“I’m so sorry, but you have cancer” is one of the hardest things I’ve ever had to say. As physicians, we pray right along with our patients that the biopsy will be benign, that we will be the bearer of good news and relief rather than the messenger of the words everyone understandably fears. Even though many cancers are curable, the words, “You have cancer” can understandably thrust someone into a terrifying “fight-or-flight” stress response faster than you can say, “Boo!”
Anyone who faces a cancer diagnosis will likely need to move through the inevitable cocktail of emotions—fear, anxiety, grief, insecurity, and sometimes shame, humiliation, or embarrassment. There’s no bypassing these beautifully human emotions, which tend to get lit up when our very survival feels threatened. But what if it’s possible to move through those emotions fully and quickly? What if on the other side of these contracted feelings lives an expansive curiosity? What if cancer is not necessarily a death sentence, but an opportunity for awakening, a portal to possibility? What if cancer is a wake-up call, inviting—even demanding—us to examine our lives and enter into a period of humble inquiry about where our lives might be out of alignment with our deepest truth?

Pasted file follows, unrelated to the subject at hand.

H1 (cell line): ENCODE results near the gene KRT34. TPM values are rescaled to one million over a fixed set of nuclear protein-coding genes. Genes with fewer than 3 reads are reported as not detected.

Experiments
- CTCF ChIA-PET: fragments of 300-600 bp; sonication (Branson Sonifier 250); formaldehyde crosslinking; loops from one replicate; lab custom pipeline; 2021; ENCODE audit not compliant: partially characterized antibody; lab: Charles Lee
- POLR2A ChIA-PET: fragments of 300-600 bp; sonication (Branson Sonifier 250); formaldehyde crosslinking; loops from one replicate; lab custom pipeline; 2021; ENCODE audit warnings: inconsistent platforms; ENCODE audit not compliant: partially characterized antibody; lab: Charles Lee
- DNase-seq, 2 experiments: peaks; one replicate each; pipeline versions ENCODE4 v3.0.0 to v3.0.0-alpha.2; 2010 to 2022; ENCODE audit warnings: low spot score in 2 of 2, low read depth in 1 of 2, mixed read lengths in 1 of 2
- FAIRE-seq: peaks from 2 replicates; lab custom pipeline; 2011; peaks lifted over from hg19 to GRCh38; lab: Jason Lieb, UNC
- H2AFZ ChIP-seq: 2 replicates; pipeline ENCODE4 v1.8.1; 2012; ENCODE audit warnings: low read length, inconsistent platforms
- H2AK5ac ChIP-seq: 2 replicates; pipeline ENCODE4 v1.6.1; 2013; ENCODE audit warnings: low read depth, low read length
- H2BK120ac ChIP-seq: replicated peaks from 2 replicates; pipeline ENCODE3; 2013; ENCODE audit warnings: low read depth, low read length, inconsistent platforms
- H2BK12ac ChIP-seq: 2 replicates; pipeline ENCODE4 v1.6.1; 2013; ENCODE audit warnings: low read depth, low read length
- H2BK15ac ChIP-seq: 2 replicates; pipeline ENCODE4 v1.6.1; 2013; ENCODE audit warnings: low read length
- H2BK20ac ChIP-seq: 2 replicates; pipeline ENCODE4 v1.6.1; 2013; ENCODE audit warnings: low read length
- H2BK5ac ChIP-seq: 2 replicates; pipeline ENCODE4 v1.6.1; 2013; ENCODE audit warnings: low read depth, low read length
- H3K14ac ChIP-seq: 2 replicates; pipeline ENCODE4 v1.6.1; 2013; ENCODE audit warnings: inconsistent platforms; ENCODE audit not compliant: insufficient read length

Please feel my deep care when I say, with great sincerity, that I’m not suggesting that cancer is your fault. Even if you’ve knowingly engaged in behaviors that carry cancer risk, blaming or shaming yourself physiologically impedes the healing process, so the invitation is to let those emotions move through you like a wave, feel their pain, get help if you need to, and let them go. Cancer is an opportunity to hold a paradox. What if you’re responsible to your illness but not for your illness?
Try getting curious instead. Enter into a state of wondering. Be willing to ask yourself, “If cancer is here as a wake-up call, what is its message for me?” Pay attention to the first answer that arises. In my work with tens of thousands of patients and thousands of physicians, you’d be shocked how often your first instinct is the most illuminating.
Notice next how you feel in response to what your intuition just told you. Maybe you asked your cancer, “What is your message for me?” and your cancer said, “You have to stop selling your soul at a job that asks you to violate your integrity” or “You’ve got to quit being a doormat in your marriage” or “You have to stop giving until you’re depleted and prioritize your own needs.” Maybe cancer said, “It’s time to finally write that book you’ve always dreamed of writing!” or “You’ve just got to set boundaries with your abusive mother” or “Now is the time to twelve-step codependence” or “Baby, let’s go on safari in Africa!”
Maybe your cancer is telling you to embark upon a spiritual retreat to reconnect with the Source of what enlivens you. Maybe cancer is here to help you quit smoking or to help you heal from childhood sexual abuse or get in touch with the fierce Mama Bear energy that can help you find your healthy “Rrrrrrrooooaaarrrr!” What if cancer is here to help you eat better, exercise more, and stop abusing toxic substances? What if cancer is here as a motivator to help you stop loathing your body and start treating it like a temple worthy of your devotion, care, and nourishment? What if cancer wants you to have more yummy sex and less toxic abuse from your boss?